With the hall effect switches hot glued to the outside of the transmission case, side-by-side, the magnetic field from the magnets on the gear were strong enough to engage both switches at the same time, which is important for determining rotary increments and direction of rotation. These signals are then stored and processed by software to determine the magnitude of the robot's linear distance (calculated from wheel diameter and angular velocity) and cooperates with the compass heading to reach a waypoint or move the robot within optimal distance for the cone-finding routine.
Additionally, encoder odometry is used to measure how far out of an intended path the robot travels when avoiding a collision with non-cone entities.

When Magellan believes it has found a cone, it utilizes vision to align itself with the cone and "bump switches" on the front of the platform (made to look like antennae) to detect when it has successfully touched a cone. At current, the bump switches are cherry switches with flexible steel wire extensions glued to their levers and oriented such that it can detect a touch on the left or right sides of the front of the platform, with plans to integrate a third switch to detect collisions in the rear as Magellan sometimes unintentionally collides with a cone by backing into it during the cone-finding routine.

- - - - - - - - - -

video
First test: Single Hall Effect switch and magnet installed on gear
(signal state tied to LED via Ardduino)


/*
 Hall Effect Switch
 
 Turns on and off a light emitting diode(LED) connected to digital  
 pin 13, when Hall Effect Sensors, connected to digital pins 2 and
 3 are triggered by a magnet.
  
 This example code is in the public domain.
 
 http://www.hobbytronics.co.uk/arduino-tutorial8-hall-effect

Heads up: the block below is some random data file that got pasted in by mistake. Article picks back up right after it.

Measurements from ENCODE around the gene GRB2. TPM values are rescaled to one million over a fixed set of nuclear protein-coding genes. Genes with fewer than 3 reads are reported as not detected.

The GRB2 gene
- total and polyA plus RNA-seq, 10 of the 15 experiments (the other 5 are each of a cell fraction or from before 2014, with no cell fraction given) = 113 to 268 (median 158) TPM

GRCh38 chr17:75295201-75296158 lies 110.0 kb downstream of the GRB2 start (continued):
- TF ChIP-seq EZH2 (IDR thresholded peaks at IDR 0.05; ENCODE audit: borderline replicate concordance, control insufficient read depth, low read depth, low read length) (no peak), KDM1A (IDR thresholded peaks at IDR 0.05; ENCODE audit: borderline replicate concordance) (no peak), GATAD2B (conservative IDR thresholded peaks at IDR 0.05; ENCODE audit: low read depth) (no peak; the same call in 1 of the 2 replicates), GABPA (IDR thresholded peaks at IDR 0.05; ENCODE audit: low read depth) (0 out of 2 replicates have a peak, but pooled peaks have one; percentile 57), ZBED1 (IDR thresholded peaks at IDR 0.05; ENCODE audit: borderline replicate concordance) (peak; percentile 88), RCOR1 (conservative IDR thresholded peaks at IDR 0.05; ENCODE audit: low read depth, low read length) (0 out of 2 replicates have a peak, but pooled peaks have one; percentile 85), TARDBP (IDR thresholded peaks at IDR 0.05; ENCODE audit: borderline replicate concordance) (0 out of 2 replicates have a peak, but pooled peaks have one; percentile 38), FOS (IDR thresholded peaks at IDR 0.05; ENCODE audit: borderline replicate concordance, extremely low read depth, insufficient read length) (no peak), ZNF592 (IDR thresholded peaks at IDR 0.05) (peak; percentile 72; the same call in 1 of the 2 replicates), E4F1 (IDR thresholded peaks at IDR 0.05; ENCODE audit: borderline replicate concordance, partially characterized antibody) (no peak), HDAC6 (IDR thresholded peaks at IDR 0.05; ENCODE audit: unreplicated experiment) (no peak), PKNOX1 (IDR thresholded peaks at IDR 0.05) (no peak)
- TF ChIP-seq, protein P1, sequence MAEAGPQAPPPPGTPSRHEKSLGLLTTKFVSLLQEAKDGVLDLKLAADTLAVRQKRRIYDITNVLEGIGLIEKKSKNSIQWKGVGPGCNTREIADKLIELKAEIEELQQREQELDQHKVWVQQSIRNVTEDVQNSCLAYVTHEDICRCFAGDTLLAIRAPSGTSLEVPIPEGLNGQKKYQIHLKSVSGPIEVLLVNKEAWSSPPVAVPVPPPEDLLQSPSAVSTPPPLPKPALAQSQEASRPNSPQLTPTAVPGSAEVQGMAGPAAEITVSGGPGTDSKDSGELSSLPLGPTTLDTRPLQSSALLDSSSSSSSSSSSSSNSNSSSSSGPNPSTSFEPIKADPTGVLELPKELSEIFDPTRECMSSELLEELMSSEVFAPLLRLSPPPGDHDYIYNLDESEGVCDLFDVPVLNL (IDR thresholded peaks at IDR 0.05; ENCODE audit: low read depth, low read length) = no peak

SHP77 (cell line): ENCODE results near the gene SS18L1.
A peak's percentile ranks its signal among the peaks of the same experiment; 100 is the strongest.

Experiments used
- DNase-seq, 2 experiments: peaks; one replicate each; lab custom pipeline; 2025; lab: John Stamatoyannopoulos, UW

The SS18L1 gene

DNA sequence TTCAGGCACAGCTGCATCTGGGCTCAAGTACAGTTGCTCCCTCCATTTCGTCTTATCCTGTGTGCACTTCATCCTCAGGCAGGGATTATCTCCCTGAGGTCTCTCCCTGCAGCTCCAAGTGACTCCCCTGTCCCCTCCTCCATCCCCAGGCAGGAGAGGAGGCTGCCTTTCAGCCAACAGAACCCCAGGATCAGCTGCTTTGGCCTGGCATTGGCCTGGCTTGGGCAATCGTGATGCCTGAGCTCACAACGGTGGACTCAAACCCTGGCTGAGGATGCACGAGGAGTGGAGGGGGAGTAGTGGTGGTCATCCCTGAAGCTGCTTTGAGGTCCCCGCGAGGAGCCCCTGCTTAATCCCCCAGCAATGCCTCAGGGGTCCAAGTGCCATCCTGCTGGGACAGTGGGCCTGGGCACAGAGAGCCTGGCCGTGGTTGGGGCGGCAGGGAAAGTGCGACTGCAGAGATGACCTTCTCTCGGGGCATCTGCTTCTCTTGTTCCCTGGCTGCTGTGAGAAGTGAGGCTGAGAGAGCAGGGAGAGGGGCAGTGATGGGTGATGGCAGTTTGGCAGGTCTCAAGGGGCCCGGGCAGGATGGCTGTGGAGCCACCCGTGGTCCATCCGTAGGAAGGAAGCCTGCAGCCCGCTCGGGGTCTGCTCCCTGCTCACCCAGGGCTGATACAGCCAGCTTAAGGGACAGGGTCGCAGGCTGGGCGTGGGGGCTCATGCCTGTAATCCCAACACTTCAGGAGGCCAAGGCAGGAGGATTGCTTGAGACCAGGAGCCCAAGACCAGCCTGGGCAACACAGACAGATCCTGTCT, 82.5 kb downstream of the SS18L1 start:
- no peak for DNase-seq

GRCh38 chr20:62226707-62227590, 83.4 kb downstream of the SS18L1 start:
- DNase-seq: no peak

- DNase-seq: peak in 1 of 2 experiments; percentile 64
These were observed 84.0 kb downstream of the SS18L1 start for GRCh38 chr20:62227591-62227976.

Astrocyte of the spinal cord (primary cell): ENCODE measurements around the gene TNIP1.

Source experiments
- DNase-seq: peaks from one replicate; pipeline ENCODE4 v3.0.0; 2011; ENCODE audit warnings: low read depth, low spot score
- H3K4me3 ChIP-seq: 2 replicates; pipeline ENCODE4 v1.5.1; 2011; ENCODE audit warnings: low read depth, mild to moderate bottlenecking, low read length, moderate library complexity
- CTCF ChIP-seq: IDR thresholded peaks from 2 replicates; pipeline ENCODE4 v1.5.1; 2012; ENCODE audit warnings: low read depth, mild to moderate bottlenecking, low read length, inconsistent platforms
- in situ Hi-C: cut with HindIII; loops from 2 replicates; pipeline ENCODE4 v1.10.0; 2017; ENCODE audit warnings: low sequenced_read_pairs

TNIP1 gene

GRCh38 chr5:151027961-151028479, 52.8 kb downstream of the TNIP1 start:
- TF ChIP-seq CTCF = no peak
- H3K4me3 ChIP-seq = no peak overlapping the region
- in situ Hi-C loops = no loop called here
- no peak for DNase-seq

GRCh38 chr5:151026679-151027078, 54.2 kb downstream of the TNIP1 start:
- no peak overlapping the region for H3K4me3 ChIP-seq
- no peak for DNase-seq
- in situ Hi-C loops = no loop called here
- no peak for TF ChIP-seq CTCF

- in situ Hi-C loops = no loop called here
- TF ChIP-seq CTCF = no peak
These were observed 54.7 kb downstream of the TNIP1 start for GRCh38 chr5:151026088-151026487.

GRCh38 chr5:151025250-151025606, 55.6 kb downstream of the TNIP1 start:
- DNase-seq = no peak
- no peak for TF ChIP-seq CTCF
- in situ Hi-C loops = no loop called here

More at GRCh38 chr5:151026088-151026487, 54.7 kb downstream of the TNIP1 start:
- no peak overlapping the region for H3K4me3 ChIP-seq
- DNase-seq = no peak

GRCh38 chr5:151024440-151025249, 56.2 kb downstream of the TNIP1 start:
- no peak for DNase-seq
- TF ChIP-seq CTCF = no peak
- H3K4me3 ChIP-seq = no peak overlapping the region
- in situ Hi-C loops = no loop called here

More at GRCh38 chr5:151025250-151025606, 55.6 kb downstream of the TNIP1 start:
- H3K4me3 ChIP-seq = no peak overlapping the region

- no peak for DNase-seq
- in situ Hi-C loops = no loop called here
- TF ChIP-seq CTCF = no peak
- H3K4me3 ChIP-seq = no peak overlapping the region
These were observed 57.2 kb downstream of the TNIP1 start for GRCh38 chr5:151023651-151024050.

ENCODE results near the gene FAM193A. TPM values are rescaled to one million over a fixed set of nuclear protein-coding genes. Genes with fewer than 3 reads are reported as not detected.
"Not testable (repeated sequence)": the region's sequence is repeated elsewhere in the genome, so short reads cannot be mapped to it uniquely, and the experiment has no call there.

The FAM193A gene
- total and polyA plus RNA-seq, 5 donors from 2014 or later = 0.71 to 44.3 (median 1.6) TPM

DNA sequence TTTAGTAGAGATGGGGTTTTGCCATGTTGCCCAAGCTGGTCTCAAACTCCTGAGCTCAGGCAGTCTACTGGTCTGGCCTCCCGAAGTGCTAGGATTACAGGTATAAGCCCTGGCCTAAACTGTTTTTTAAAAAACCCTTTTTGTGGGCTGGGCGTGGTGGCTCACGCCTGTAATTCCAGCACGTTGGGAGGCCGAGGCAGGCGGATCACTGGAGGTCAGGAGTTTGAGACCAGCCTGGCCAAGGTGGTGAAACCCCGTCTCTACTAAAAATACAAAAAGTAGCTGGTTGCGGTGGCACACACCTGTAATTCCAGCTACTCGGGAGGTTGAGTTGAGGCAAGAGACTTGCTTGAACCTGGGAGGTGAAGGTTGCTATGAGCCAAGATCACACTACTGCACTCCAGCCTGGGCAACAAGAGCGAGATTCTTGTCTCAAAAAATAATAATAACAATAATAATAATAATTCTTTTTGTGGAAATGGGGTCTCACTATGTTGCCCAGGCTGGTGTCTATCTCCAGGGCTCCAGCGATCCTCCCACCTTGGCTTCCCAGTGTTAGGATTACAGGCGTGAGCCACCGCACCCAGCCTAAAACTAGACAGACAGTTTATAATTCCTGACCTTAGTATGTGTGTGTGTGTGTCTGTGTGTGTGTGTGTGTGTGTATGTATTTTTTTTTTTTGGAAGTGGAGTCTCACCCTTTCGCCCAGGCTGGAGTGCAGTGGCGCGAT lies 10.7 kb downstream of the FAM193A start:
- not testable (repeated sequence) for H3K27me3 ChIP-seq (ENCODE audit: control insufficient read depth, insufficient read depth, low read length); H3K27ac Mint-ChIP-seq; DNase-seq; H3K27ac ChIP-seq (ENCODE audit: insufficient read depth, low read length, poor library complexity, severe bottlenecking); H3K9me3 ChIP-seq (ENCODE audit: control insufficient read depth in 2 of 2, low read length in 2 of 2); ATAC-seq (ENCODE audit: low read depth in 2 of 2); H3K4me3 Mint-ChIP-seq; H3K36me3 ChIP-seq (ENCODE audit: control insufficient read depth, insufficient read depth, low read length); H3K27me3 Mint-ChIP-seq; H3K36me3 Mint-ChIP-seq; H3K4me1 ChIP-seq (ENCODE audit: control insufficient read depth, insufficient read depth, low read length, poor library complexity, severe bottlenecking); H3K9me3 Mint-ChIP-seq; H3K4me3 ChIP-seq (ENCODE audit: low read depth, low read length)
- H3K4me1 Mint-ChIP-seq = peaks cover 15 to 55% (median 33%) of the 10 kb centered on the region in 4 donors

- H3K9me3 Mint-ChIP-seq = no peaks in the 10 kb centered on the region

Modified by Thomas M. R. Thomas
*/

// constants won't change. They're used here to set pin numbers:
const int hallPin1 = 2;     // the number of the first hall effect sensor pin
const int hallPin2 = 3;     // the number of the second hall effect sensor pin
const int ledPin =  13;
const int ledPin2 = 4;// the number of the LED pin
// variables will change:
int hallState1 = 0;          // variable for reading the first hall sensor status
int hallState2 = 0;          // variable for reading the second hall sensor status

void setup() {
  // initialize the LED pin(s) as an output:
  pinMode(ledPin, OUTPUT);
  pinMode(ledPin2, OUTPUT);  
  // initialize the hall effect sensor pins as an inputs:
  pinMode(hallPin1, INPUT);     
  pinMode(hallPin2, INPUT);
}

void loop(){
  // read the state of the hall effect sensors:
  hallState1 = digitalRead(hallPin1);
  hallState2 = digitalRead(hallPin2);
  if (hallState1 == LOW) {     
    // turn LED on:    
    digitalWrite(ledPin, HIGH);  
  } 
  else { digitalWrite(ledPin, LOW);
  }
  if (hallState2 == LOW) {
      // turn LED on:    
      digitalWrite(ledPin2, HIGH);  
      }
   else {
      // turn LED off:
      digitalWrite(ledPin2, LOW); 
    }
  }

video
Second Test: Two Hall Effect switches, four possible signal states; increments and direction achieved
(signal states tied to LEDs via Arduino) 

#define encoder0PinA  2
#define encoder0PinB  5
#define encoder1PinA  3
#define encoder1PinB  6
 
volatile int encoder0Pos = 0;   //signed
int encoder0temppos = 0;
volatile int encoder1Pos = 0;    //signed
int encoder1temppos = 0;

char command;
int encoder1speed =0;
int encoder0speed =0;
int encoder1tempspeed =0;
int encoder0tempspeed =0;
int encoder1acc =0;
int encoder0acc =0;
int dLeft = 0;
int dRight = 0;
float davg = 0;